A. It doesn't. Anyone can create a dictionary but they have to use a unique namespace (probably based on their domain name). This means that there is no ambiguity since every item is precisely defined. Dictionaries are a major part of the CML activity and we have software to support their creation and validation.
CMLElements have evolved and been designed to provide
a toolkit for describing a very wide range of chemical concepts. It is
therefore likely that you will be able to express a new concept using
CMLElements rather than inventing new ones.
However, there will always be a small demand for new elements but you
should remember that each new element requires support by software to
A. A very wide range of numerical quantities can be broken down into the data type and the dimensionality. CML supports 5 data types at present (string, integer, real number, Boolean and date), and uses the W3C definitions and software to support these. CML provides three dimensionalities: zero (scalar), one (homogeneous array) and two (rectangular matrix). This covers a very wide range of concepts found in chemical documents and databases. Some concepts, such as boiling point, require two primitive elements: parameter and property. The parameter describes the constraining pressure while the property supports the temperature. Again, we have found that a wide range of chemical concepts can be created from primitive components.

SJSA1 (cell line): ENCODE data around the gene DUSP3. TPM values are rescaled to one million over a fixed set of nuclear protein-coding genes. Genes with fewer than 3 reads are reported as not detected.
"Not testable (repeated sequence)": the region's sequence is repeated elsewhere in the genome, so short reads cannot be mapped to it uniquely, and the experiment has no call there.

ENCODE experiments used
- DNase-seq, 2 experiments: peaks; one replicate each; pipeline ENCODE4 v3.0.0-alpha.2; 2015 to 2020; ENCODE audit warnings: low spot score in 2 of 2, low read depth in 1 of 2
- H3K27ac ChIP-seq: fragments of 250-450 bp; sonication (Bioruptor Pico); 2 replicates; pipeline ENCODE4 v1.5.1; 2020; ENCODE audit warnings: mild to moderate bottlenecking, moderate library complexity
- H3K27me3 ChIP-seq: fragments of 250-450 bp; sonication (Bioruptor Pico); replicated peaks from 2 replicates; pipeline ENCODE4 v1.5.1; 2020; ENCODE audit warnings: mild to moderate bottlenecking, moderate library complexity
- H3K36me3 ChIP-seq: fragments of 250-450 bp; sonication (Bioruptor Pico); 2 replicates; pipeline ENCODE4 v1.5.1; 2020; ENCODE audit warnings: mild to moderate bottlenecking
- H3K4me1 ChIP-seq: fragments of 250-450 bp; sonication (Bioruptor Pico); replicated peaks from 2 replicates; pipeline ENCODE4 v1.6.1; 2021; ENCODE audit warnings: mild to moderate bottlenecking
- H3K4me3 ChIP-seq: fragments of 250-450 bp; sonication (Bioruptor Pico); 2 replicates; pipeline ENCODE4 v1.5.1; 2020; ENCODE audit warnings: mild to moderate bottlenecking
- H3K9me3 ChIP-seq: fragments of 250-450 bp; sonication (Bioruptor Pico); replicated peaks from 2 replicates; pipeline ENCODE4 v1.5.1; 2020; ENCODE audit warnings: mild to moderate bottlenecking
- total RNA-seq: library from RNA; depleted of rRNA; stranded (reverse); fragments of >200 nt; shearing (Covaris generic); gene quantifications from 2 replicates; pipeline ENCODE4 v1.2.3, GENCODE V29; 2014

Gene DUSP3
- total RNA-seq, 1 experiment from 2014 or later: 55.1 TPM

A. CML manages concepts and documents through the deployment of conventions.
A. A convention is an agreement by a sub-community to use particular
structures and constraints for documents,
A. A convention consists of a formal specification, understandable by humans and precisely processable by machines. Each convention has a namespace so that it is always clear which convention is enforced. Namespaces can be combined, for example by nesting, so that simple conventions can be used by more complex ones.
A. CML encourages and increasingly requires documents to be valid against a convention. This means that if you use software which reads and writes a CML document, the software knows what's in the document from the convention. In this way, software designers can create tools which can be guaranteed to perform correctly on valid documents. If a document has an unknown convention, or an unsupported one, the software can ignore part or all of the document without crashing.
A. A 'datument' is the combination of all the components of a piece of scientific information into a single flexible CML object, possibly using hyperlinks. It challenges the traditional separation of documents and data, and can be used to disply information to both humans and machines in the most effective manner.